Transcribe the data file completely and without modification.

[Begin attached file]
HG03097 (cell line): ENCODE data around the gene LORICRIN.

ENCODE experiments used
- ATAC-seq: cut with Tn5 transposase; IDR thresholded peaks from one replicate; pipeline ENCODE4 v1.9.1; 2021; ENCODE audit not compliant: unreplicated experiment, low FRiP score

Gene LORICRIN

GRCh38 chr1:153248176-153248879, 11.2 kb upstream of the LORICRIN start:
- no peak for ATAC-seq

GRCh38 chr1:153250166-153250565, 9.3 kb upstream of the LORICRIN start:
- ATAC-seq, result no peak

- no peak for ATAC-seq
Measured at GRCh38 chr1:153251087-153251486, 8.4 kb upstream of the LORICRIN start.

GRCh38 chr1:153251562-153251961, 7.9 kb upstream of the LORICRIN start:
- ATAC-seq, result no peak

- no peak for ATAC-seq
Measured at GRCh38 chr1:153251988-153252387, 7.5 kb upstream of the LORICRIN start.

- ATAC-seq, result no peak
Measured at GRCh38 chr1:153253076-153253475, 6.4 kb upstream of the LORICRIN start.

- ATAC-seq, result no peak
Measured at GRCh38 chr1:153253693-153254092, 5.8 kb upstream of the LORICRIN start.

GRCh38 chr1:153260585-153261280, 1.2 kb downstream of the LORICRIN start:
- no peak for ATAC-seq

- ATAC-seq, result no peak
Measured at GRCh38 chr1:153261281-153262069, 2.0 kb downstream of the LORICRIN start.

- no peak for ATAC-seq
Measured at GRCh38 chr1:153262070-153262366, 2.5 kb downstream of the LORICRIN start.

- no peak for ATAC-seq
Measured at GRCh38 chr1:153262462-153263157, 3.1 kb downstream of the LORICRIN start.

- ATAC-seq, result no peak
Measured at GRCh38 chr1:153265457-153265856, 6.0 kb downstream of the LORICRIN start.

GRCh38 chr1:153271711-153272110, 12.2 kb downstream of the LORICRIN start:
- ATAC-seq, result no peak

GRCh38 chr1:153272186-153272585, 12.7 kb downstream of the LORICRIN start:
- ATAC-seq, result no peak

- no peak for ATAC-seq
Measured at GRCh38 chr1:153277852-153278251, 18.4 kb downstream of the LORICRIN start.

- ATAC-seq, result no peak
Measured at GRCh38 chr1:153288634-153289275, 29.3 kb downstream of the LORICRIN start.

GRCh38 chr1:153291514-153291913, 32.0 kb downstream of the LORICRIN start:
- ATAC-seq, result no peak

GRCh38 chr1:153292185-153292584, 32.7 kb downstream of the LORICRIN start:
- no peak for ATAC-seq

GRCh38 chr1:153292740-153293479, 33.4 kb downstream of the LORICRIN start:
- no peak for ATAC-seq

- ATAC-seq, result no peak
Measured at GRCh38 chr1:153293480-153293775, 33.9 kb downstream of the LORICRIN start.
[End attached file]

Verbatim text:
HG03097 (cell line): ENCODE data around the gene LORICRIN.

ENCODE experiments used
- ATAC-seq: cut with Tn5 transposase; IDR thresholded peaks from one replicate; pipeline ENCODE4 v1.9.1; 2021; ENCODE audit not compliant: unreplicated experiment, low FRiP score

Gene LORICRIN

GRCh38 chr1:153248176-153248879, 11.2 kb upstream of the LORICRIN start:
- no peak for ATAC-seq

GRCh38 chr1:153250166-153250565, 9.3 kb upstream of the LORICRIN start:
- ATAC-seq, result no peak

- no peak for ATAC-seq
Measured at GRCh38 chr1:153251087-153251486, 8.4 kb upstream of the LORICRIN start.

GRCh38 chr1:153251562-153251961, 7.9 kb upstream of the LORICRIN start:
- ATAC-seq, result no peak

- no peak for ATAC-seq
Measured at GRCh38 chr1:153251988-153252387, 7.5 kb upstream of the LORICRIN start.

- ATAC-seq, result no peak
Measured at GRCh38 chr1:153253076-153253475, 6.4 kb upstream of the LORICRIN start.

- ATAC-seq, result no peak
Measured at GRCh38 chr1:153253693-153254092, 5.8 kb upstream of the LORICRIN start.

GRCh38 chr1:153260585-153261280, 1.2 kb downstream of the LORICRIN start:
- no peak for ATAC-seq

- ATAC-seq, result no peak
Measured at GRCh38 chr1:153261281-153262069, 2.0 kb downstream of the LORICRIN start.

- no peak for ATAC-seq
Measured at GRCh38 chr1:153262070-153262366, 2.5 kb downstream of the LORICRIN start.

- no peak for ATAC-seq
Measured at GRCh38 chr1:153262462-153263157, 3.1 kb downstream of the LORICRIN start.

- ATAC-seq, result no peak
Measured at GRCh38 chr1:153265457-153265856, 6.0 kb downstream of the LORICRIN start.

GRCh38 chr1:153271711-153272110, 12.2 kb downstream of the LORICRIN start:
- ATAC-seq, result no peak

GRCh38 chr1:153272186-153272585, 12.7 kb downstream of the LORICRIN start:
- ATAC-seq, result no peak

- no peak for ATAC-seq
Measured at GRCh38 chr1:153277852-153278251, 18.4 kb downstream of the LORICRIN start.

- ATAC-seq, result no peak
Measured at GRCh38 chr1:153288634-153289275, 29.3 kb downstream of the LORICRIN start.

GRCh38 chr1:153291514-153291913, 32.0 kb downstream of the LORICRIN start:
- ATAC-seq, result no peak

GRCh38 chr1:153292185-153292584, 32.7 kb downstream of the LORICRIN start:
- no peak for ATAC-seq

GRCh38 chr1:153292740-153293479, 33.4 kb downstream of the LORICRIN start:
- no peak for ATAC-seq

- ATAC-seq, result no peak
Measured at GRCh38 chr1:153293480-153293775, 33.9 kb downstream of the LORICRIN start.